I must admit that I am a teeny bit confused. Are you looking for karela recipes (bitter gourd) or recipes from Kerala (state in India). I'm guessing it's the former.

But just in case it's the latter, you can check out Kerala cooking at Gini's Salt and Pepper, at Inji Pennu's Ginger and Mango, at Shynee's Indian Potpourri. These blogs will lead you to more Kerala blogs and recipes.

Back to karela, I have another recipe here. And in the comments for this post, there is a recipe from Vidya. I finally got good fresh karela last week and I am going to cook them according to Vidya's recipe. It is yum!

Let me know how things go for you and all the best!

Anonymous said...

Thanx Manisha for a gr8 Karela recipe!! I made it without salting it before, I loved it!! Although, my husaband didn't. So, next time I'm gonna soak it with salt,for everybody's taste. And one other thing, you might find fire engine out side at the end!! when the dry spices hit the hot pan, creates lotsa smoke. Donno if I should do something different.But thats not gonna keep me from making this again!!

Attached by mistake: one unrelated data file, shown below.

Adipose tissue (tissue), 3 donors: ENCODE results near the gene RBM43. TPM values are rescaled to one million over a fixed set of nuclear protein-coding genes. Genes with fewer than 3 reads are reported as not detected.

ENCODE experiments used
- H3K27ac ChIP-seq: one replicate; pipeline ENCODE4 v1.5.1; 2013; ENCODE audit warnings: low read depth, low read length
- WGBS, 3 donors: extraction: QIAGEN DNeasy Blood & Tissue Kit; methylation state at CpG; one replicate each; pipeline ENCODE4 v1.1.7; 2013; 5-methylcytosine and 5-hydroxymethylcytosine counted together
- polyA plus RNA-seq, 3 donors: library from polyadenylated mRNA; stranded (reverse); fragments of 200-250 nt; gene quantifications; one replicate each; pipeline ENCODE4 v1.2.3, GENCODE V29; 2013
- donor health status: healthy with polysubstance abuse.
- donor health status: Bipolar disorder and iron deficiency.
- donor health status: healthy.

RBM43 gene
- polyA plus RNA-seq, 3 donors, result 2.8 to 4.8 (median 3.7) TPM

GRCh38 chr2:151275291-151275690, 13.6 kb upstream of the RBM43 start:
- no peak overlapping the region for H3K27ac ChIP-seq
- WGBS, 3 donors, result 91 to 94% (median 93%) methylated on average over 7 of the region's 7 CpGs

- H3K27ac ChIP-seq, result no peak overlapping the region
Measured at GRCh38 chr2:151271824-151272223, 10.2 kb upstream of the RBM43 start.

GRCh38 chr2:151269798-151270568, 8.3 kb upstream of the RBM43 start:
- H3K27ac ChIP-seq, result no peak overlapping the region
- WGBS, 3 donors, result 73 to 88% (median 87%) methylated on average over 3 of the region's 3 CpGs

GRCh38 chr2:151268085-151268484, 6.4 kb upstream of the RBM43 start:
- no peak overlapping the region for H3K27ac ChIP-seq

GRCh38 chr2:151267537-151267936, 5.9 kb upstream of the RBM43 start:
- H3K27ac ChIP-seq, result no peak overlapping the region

Anonymous said...

Thanx Manisha for a gr8 Karela recipe!! I made it without salting it before, I loved it!! Although, my husaband didn't. So, next time I'm gonna soak it with salt,for everybody's taste. And one other thing, you might find fire engine out side at the end!! when the dry spices hit the hot pan, creates lotsa smoke. Donno if I should do something different.But thats not gonna keep me from making this again!!

Pelicano said...

Real good... ;-) actually I was nibbling it during the first half of cooking and thought it tasted quite southern...then after the cumin/coriander/amchoor/sugar/salt was added, it tasted completely different...and started to get nutty tasting as I kept sampling it. Then, after the coriander leaves are added at the end, a unique "play" between them and the sugar takes place. Me like much. Thanks!

Coconut said...

You're a bad lady, Manisha! Why'd you have to make such a tasty recipe? And then force me to consume the whole batch within 24 hours of making it, all by myself? Ok, so you might not have actually forced me but... too tasty!

And this from someone whose only other experiences with karela have been through a diet cookbook from Japan, which seemed to use it both as some kind of punishment to anyone with an appetite, and as a way of enforcing the absurdly tiny portion sizes by making damn sure no-one could possibly want seconds. I never knew it could even be edible, let alone this good! :)